Something in the wind...

On the wide-open expanses of Silverstone in early July many drivers were caught out by the wind whistling across the famous old track and had their qualifying times cancelled as their cars were blown outside the track limits.

It’s a familiar phenomenon at the British Grand Prix – but in 2015 there was a different wind blowing, a wind of change. And it sounded as if the change might be very welcome indeed.

Formula 1 has been under increasingly heavy fire as the complexity of the technical regulations, the ludicrous system of penalties before, during and after races and the dominance of one team threatened to take the sport away from its fans.

Silverstone, with an aggregate attendance of a staggering 350,000-plus, showed that the sport still does command legions of those fans. And the people who run F1 seem to have had a sudden attack of common sense, promising a raft of changes in the remainder of this season as well as in seasons to come.

Ironically it was at another former airfield, Biggin Hill in Kent, that F1’s so-called Strategy Group got together to address the difficulties the sport currently finds itself in.

From the Belgian Grand Prix onward (that’s just two races away) new restrictions will be placed on driver aids and driver coaching. So we won’t hear any more “Switch to Plan B, Nico,” or cryptic messages crackling over the intercom. Drivers will have to take greater responsibility for managing their own cars and their own races, and that can only be A Good Thing.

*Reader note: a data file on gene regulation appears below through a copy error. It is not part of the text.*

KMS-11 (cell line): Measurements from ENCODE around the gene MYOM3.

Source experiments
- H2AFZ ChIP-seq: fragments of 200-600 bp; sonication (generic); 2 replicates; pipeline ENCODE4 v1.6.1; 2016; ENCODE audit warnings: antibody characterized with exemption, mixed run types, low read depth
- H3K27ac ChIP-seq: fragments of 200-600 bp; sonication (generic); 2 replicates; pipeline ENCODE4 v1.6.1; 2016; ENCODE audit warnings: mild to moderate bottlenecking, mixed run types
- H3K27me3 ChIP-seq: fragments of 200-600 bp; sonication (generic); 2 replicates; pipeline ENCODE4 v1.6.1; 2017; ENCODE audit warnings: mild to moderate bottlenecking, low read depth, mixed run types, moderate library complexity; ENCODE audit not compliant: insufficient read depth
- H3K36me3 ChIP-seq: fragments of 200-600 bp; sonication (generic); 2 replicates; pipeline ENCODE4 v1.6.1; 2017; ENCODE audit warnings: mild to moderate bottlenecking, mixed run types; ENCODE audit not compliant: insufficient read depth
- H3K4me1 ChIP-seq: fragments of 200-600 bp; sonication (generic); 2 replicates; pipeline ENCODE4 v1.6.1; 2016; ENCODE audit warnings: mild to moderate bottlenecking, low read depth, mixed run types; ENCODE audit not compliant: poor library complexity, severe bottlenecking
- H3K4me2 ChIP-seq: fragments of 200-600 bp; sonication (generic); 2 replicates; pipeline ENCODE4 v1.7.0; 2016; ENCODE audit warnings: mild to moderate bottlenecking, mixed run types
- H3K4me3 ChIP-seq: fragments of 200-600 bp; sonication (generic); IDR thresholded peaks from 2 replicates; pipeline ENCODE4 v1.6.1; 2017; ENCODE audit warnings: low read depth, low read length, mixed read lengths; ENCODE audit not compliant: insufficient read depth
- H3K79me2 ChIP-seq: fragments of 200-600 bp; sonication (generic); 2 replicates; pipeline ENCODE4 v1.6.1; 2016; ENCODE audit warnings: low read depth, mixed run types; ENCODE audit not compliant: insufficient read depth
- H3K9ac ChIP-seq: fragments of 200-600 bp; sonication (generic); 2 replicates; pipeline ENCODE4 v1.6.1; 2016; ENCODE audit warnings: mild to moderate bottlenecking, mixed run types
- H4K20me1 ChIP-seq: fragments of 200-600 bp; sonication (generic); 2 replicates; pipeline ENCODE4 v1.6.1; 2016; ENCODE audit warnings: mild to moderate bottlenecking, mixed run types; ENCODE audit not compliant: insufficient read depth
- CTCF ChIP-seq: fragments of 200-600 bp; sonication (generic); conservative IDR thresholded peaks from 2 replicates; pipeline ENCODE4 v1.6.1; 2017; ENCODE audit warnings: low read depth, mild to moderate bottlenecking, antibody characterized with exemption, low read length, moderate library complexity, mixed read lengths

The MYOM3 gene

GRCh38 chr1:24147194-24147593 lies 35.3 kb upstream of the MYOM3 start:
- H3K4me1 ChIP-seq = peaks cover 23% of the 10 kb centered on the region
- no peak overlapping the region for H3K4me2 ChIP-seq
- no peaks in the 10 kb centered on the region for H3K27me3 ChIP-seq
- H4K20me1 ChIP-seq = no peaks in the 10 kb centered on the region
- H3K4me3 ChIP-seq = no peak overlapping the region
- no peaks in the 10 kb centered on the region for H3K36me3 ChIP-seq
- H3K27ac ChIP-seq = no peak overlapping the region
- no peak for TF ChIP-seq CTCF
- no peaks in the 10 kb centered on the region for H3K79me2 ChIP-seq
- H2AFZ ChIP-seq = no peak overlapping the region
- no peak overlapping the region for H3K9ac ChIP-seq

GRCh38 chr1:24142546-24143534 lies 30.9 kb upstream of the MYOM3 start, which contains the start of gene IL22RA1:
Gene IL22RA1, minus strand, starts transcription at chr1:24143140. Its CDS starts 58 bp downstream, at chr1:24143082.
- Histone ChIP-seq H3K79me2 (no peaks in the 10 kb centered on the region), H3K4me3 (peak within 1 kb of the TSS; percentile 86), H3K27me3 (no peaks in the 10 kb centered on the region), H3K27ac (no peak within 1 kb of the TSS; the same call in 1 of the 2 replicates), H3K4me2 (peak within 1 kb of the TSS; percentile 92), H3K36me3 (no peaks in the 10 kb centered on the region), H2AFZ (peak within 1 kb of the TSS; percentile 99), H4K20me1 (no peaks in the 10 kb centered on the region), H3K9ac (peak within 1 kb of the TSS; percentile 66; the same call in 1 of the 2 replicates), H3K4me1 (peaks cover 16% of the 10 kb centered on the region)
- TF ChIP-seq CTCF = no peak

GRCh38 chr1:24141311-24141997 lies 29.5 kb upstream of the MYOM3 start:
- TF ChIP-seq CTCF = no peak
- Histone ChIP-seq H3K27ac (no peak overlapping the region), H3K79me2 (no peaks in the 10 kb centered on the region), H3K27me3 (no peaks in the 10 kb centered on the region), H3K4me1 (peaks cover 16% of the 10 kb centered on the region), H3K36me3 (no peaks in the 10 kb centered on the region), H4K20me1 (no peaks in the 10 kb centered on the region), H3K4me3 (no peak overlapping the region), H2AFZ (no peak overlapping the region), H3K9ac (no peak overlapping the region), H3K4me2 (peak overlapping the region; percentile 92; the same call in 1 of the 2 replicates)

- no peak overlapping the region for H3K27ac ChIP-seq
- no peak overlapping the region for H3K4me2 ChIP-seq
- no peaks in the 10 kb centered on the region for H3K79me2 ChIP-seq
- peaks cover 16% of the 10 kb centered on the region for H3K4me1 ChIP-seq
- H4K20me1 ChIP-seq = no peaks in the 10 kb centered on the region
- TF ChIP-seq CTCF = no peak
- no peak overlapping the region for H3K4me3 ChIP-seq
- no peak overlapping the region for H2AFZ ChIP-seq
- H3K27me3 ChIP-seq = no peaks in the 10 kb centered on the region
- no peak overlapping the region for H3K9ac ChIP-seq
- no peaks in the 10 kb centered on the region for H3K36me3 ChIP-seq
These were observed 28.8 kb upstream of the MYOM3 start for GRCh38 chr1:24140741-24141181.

Looking further ahead, wider tyres – especially at the rear – and weight reduction are also mooted, while teams may be allowed to choose which of the four compounds available they use at any given race. That’s a logistical burden for Pirelli, but if they don’t like it they need to bear in mind that Michelin, a company whose whole ethos is built on the competitive spirit, have announced that they are contenders for the F1 contract from 2017.

There will be a full review of the current token system for in-season development, while an increase in fuel allowance per race would be a welcome antidote to the current fuel-management fixation which runs absolutely contrary to every racing driver’s instincts and training.

For 2017 wider cars with a more aggressive stance, revised wings and floors and fatter tyres are a possibility, while – perhaps worryingly – the powers-that-be say they plan some ‘exciting and innovative’ changes to the qualifying and race formats. We’ll reserve judgment on that one…

Not that we are resistant to change, in fact the sport is crying out for it. After all, it’s not so long ago that places like Silverstone used hay bales to keep the cars within the track limits. We must all fervently hope that the current straws in the wind really do help F1 get back on track.

Meanwhile, Mercedes are on track to repeat their 2014 title double. They are a cool 160 points clear of Ferrari in the Constructors’ Championship, while Hamilton and Rosberg are 59 and 42 points respectively clear of their nearest challenger, Sebastian Vettel.

Hamilton remains one of Britain’s more enigmatic champions, a self-styled cool dude who sometimes gets overheated when things go against him but still has that critical speed when he really needs it. Only dumb incidents like his Monaco pit stop mix-up have blighted another outstanding season, one in which his worst result to date is third.

Can Rosberg catch him? Nico is as much of a mystery in his own way: Silverstone was typical, with the German unusually low-key, perhaps because of the sheer weight of local support for Hamilton, and coming alive only in the closing stages when his touch on inters on a dodgy surface was breathtaking to watch.